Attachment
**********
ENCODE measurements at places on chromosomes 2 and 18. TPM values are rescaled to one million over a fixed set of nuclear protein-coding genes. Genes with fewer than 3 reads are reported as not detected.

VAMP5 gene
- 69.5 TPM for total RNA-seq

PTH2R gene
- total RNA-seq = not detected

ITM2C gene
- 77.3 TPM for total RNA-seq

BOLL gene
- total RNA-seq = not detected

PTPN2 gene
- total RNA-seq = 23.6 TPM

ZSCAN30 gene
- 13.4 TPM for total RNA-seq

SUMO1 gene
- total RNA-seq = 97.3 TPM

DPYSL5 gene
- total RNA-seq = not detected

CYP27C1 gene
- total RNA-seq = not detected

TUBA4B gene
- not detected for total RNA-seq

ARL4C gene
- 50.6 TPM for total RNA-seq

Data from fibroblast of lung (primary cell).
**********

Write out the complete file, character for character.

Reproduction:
ENCODE measurements at places on chromosomes 2 and 18. TPM values are rescaled to one million over a fixed set of nuclear protein-coding genes. Genes with fewer than 3 reads are reported as not detected.

VAMP5 gene
- 69.5 TPM for total RNA-seq

PTH2R gene
- total RNA-seq = not detected

ITM2C gene
- 77.3 TPM for total RNA-seq

BOLL gene
- total RNA-seq = not detected

PTPN2 gene
- total RNA-seq = 23.6 TPM

ZSCAN30 gene
- 13.4 TPM for total RNA-seq

SUMO1 gene
- total RNA-seq = 97.3 TPM

DPYSL5 gene
- total RNA-seq = not detected

CYP27C1 gene
- total RNA-seq = not detected

TUBA4B gene
- not detected for total RNA-seq

ARL4C gene
- 50.6 TPM for total RNA-seq

Data from fibroblast of lung (primary cell).